OBITUARIES:Andre Frossard

For the last 30 years or so many readers of Le Figaro, both British and French, have begun the day by looking first at the foot of the front page, where Andre Frossard's column was to be found. "Cavalier Seul" as it was called (which can perhaps b e translated as "Going it Alone") became the French equivalent of what used to be a British institution, the Times fourth leader, but it was never much longer than a hundred words.

Always sharp and direct, invariably witty, often ironic, frequently hostile and invariably personal, Frossard's articles were, somehow inevitably, described as "typically French", a description that he disliked, in spite of having written a book called Excusez-moi d'etre francais (1992). Also he liked to single out quotations from French authors which he thought explained France. Thus, in one of his last pieces, he wrote of Anatole de Monzie, a largely forgotten politician of the Third Republic whom he surprisingly described as talented, erudite and a great orator, and quoted him as saying, "One must never forget that if the French adore revolutions, they are horrified by change." Why quote this in January 1995? Is it true? One remembers Frossard's fewsentences for much longer than the important and well- informed articles that surrounded them.

Frossard's delight was to surprise. And he was well-placed to do this. His grandmother was Jewish, his mother a Lutheran Protestant, his father, Ludovic-Oscar Frossard, an official atheist who was first secretary of the Communist Party and later a socialist minister.

The young Frossard discovered religion when he entered a chapel to look for a friend in July 1935. This experience has often been compared to Claudel's vision, much earlier, in Notre Dame. But Claudel turned his work and himself into a cathedral. Frossard never forgot that his chapel, now invisible, was in the Rue d'Ulm, a street dominated by the Ecole Normale Superieure.

His conversion was always individual, allowing him to adopt different attitudes, even to see matters as a joke. "I was as surprised," he wrote, "to find myself a Catholic when I left the chapel as I would have been to find myself a giraffe when I left the zoo." There is an apostle who has been named "doubting"; Frossard would have been called "comic".

It is tempting to suggest that his wartime experience was as important for him as was his religious conversion. Joining the Resistance early, he was arrested by the Gestapo in 1943 and put under the control of Klaus Barbie in the fort of Montluc, near Lyons. He was one of only seven who survived. He described what it was to be tortured and to visualise himself and his companions as being already dead. He was a witness at the long-delayed trial of Barbie and explained how he had come to understand what was a crime against humanity. He was a Catholic who believed in the rights of man and this applied to the Algerians who were tortured in the 1950s, a torture that he denounced in the right-wing paper L'Aurore.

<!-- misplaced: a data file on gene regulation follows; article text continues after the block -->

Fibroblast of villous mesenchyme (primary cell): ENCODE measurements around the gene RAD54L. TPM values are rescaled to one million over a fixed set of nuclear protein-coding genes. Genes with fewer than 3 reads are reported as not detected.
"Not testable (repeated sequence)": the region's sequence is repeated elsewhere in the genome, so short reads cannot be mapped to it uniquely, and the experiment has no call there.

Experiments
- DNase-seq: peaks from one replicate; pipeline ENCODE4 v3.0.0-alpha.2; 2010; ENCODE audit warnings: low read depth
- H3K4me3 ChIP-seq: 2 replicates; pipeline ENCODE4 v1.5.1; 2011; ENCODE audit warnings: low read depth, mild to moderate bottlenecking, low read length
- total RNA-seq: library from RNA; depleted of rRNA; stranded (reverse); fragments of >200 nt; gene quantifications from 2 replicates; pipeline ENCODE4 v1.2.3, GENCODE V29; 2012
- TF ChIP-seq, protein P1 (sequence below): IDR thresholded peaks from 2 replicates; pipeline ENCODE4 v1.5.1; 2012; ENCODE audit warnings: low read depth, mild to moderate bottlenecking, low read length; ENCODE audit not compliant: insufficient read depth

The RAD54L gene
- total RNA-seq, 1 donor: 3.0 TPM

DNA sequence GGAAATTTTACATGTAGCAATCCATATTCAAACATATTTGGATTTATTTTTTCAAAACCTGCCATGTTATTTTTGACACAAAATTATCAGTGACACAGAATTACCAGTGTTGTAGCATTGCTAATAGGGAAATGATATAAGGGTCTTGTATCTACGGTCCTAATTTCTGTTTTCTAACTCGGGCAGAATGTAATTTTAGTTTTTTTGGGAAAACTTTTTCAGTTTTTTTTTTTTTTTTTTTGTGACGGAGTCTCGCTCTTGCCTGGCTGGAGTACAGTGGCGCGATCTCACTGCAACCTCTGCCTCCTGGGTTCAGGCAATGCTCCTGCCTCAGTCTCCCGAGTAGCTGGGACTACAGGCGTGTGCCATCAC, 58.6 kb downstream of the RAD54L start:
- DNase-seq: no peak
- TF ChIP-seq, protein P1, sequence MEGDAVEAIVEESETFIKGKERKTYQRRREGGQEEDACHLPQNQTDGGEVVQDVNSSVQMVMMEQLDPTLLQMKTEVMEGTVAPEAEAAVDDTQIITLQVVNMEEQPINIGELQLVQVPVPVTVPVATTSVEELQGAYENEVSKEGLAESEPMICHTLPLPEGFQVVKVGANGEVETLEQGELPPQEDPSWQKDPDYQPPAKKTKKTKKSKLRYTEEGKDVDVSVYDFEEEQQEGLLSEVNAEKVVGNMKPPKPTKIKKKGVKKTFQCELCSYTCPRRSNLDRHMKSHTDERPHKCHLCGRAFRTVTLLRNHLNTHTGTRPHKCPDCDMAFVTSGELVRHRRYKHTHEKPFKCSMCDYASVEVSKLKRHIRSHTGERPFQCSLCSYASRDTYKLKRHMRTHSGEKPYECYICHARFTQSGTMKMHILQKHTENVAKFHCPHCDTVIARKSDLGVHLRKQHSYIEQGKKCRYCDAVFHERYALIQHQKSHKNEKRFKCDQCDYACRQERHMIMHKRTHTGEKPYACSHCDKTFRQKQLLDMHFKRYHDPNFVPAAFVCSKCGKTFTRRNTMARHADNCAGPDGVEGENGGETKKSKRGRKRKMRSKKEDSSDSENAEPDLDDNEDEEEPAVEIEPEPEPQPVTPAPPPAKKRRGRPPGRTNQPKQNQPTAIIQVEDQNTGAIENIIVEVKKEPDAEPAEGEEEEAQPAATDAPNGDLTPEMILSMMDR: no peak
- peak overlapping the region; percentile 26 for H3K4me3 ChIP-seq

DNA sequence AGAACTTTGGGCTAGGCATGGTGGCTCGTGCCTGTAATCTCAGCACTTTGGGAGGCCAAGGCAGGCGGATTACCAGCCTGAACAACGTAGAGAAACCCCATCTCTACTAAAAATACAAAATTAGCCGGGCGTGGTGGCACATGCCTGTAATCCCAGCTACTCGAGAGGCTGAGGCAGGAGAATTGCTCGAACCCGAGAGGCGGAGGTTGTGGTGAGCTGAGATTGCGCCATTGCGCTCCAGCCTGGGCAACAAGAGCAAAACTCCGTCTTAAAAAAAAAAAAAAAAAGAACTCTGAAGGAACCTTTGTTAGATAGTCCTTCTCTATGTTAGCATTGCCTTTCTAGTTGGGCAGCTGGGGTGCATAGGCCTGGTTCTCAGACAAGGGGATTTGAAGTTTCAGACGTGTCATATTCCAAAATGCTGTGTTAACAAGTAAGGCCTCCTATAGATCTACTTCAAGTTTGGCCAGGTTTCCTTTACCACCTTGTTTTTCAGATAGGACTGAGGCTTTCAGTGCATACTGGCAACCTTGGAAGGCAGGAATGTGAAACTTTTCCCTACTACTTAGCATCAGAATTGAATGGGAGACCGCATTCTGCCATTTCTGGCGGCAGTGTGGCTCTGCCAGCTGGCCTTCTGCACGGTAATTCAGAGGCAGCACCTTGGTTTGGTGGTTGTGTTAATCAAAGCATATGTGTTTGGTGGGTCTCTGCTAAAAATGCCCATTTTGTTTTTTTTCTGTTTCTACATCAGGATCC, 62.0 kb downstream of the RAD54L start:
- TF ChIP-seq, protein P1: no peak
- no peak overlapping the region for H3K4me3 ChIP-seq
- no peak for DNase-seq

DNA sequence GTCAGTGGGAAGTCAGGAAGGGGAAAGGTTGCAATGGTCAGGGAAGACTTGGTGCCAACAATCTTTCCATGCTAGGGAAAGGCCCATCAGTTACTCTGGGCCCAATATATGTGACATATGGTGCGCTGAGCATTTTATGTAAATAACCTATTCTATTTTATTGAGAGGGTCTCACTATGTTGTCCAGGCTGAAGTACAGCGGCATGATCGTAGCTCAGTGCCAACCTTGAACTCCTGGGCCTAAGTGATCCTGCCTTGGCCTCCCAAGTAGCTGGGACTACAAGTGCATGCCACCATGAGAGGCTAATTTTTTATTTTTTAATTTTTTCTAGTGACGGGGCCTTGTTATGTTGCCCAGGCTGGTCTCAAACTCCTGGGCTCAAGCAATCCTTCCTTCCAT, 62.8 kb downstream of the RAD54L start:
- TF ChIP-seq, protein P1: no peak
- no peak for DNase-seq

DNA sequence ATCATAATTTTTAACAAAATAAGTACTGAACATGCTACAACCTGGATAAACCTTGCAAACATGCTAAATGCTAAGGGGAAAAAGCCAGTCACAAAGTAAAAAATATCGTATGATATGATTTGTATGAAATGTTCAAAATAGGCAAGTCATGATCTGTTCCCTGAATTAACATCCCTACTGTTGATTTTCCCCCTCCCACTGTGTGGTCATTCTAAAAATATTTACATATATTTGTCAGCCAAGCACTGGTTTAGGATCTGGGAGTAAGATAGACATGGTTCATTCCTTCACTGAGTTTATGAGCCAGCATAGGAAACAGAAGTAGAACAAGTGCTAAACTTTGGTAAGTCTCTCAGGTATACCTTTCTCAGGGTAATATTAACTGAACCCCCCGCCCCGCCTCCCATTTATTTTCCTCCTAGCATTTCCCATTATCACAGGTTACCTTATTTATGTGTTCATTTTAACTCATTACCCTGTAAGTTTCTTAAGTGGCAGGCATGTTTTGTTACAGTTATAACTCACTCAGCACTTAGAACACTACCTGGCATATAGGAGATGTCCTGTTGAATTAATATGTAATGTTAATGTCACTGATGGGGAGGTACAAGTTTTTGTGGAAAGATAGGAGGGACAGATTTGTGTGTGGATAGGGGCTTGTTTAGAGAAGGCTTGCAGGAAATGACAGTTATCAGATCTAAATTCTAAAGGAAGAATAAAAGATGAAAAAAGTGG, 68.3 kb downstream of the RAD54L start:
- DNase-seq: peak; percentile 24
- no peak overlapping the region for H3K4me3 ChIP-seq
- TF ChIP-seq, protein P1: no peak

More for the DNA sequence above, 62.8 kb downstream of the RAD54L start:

A Gaullist, Frossard wrote an ironic article on de Gaulle entitled "Napoleon the Other" in 1946. This brought him into personal contact with the General, whom he claimed had brought a spiritual element into French life. When de Gaulle died Frossard claimed that the French had given to him the only possible response to such a great man: ingratitude.

A more direct acquaintance was with Pope John Paul II, who helped Frossard to write a book by answering questions. They became friends who telephoned each other frequently, which did not prevent Frossard from telling the Pope that there were times when he was too Papist.

Although he affected to despise honours, he was determined to be a member of the Academie Francaise, which he did with difficulty, at his second try in 1987. There he looked with amusement at the preparations for the election of the Primate of Gaul, Cardinal Decourtray. "I suppose that at least he believes in God," he commented.

A journalist since before the Second World War, Frossard worked for several papers before joining Le Figaro in June 1962. He was a prolific writer. God exists: I know because I've met him (1969) was a best-seller. He surveyed the literary scene with amusement. His constant surprise was in his appearance. As comics are supposed to look glum when the camera is not on them, so Frossard looked bad-tempered until one spoke to him. Then one encountered wit and humour.

When he learnt of Frossard's death, the Pope dedicated his daily mass to him. Doubtless for him, and for many others, there will be much missing of those tiny articles on the front page.

Douglas Johnson Andre Frossard, journalist and writer: born Colombier-Chatelot, Doubs 14 January 1915: died Paris 2 February 1995.

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